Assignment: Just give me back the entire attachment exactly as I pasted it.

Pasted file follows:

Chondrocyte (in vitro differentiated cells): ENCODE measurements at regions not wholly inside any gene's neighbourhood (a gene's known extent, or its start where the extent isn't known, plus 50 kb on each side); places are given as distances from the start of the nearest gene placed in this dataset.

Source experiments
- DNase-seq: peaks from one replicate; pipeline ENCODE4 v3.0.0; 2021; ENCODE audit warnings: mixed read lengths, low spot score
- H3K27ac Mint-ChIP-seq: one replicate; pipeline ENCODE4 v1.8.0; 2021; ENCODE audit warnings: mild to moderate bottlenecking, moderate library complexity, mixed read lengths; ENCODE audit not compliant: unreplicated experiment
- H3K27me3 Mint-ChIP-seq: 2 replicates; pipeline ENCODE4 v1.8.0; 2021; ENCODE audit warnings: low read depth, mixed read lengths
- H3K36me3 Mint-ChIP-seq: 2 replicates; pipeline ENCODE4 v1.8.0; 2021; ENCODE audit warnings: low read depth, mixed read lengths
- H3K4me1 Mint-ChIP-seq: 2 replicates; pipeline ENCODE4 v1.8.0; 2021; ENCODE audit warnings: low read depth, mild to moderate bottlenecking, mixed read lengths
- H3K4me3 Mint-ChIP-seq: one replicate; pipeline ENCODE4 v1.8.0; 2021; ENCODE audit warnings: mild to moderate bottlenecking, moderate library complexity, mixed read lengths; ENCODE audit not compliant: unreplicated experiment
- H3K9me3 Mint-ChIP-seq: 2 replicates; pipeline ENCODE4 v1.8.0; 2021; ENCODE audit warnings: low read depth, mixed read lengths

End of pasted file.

Chondrocyte (in vitro differentiated cells): ENCODE measurements at regions not wholly inside any gene's neighbourhood (a gene's known extent, or its start where the extent isn't known, plus 50 kb on each side); places are given as distances from the start of the nearest gene placed in this dataset.

Source experiments
- DNase-seq: peaks from one replicate; pipeline ENCODE4 v3.0.0; 2021; ENCODE audit warnings: mixed read lengths, low spot score
- H3K27ac Mint-ChIP-seq: one replicate; pipeline ENCODE4 v1.8.0; 2021; ENCODE audit warnings: mild to moderate bottlenecking, moderate library complexity, mixed read lengths; ENCODE audit not compliant: unreplicated experiment
- H3K27me3 Mint-ChIP-seq: 2 replicates; pipeline ENCODE4 v1.8.0; 2021; ENCODE audit warnings: low read depth, mixed read lengths
- H3K36me3 Mint-ChIP-seq: 2 replicates; pipeline ENCODE4 v1.8.0; 2021; ENCODE audit warnings: low read depth, mixed read lengths
- H3K4me1 Mint-ChIP-seq: 2 replicates; pipeline ENCODE4 v1.8.0; 2021; ENCODE audit warnings: low read depth, mild to moderate bottlenecking, mixed read lengths
- H3K4me3 Mint-ChIP-seq: one replicate; pipeline ENCODE4 v1.8.0; 2021; ENCODE audit warnings: mild to moderate bottlenecking, moderate library complexity, mixed read lengths; ENCODE audit not compliant: unreplicated experiment
- H3K9me3 Mint-ChIP-seq: 2 replicates; pipeline ENCODE4 v1.8.0; 2021; ENCODE audit warnings: low read depth, mixed read lengths